According to Jim Vacolina, head of DPUC's water unit, these differences are attributable to a number of factors. In many cases, DPUC has ordered larger companies such as CWC and Aquarion to acquire small companies that were at risk of failing. For example, DPUC ordered CWC to acquire the former Eastern Water Company, which now comprises its eastern division. Often the small companies had high rates as a result of diseconomies of scale. A number of major costs in providing water, including the costs of distribution systems and treatment plants and water testing, are more expensive on a per customer basis for small companies than for large companies. When DPUC ordered the acquisition of the smaller companies, it sought to avoid having the existing customers of the acquiring companies pay for the costs of the acquisition. As a result, the rates for customers of the acquired companies remained higher than average.

Another factor affecting rates, according to Vacolina, was the extent to which developers contributed facilities to the water company. For example, the Ensign Bickford Company developed and paid for much of the distribution system in Aquarion's northern division in Simsbury. Similarly, the developer of the Heritage Village complex funded much of the cost of the distribution system there. As a result, water company customers did not have to pay the capital costs of these systems and these costs are not reflected in their rates.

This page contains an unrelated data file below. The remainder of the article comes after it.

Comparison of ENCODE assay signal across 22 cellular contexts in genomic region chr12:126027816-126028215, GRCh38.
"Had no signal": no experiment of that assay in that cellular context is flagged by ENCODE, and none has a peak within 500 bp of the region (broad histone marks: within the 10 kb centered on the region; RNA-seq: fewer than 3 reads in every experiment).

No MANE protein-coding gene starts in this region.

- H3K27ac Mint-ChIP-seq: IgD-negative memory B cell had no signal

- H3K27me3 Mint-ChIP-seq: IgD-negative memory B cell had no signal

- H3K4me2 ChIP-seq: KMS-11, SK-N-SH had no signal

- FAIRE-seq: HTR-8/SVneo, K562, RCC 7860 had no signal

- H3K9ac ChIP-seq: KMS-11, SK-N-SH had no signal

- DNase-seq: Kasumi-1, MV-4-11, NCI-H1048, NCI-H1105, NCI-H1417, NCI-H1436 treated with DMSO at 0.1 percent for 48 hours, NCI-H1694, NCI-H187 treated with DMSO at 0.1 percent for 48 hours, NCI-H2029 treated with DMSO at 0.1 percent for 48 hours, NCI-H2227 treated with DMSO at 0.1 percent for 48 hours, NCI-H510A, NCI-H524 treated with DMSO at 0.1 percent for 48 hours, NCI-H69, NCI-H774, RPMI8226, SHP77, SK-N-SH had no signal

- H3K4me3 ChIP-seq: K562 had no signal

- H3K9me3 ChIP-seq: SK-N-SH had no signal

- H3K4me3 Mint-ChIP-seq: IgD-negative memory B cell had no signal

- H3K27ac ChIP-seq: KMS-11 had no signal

Other factors that affect water rates include: where the company or system gets its water (groundwater usually requires less treatment than surface waters), the degree to which a company's service area is contiguous and its systems connected with each other (contiguous territories require fewer staff to serve), and the service territory's topography (hillier areas are more difficult to serve since the water company must pump water uphill).

As noted above, public water systems typically have lower rates than comparable-size water companies. In large part this is due to the tax exemptions the public utilities enjoy and their lower cost of capital. In Connecticut, MDC and SCCRWA benefit from economies of scale as MDC has nearly 400,000 customers and SCCRWA has approximately 116,000 customers.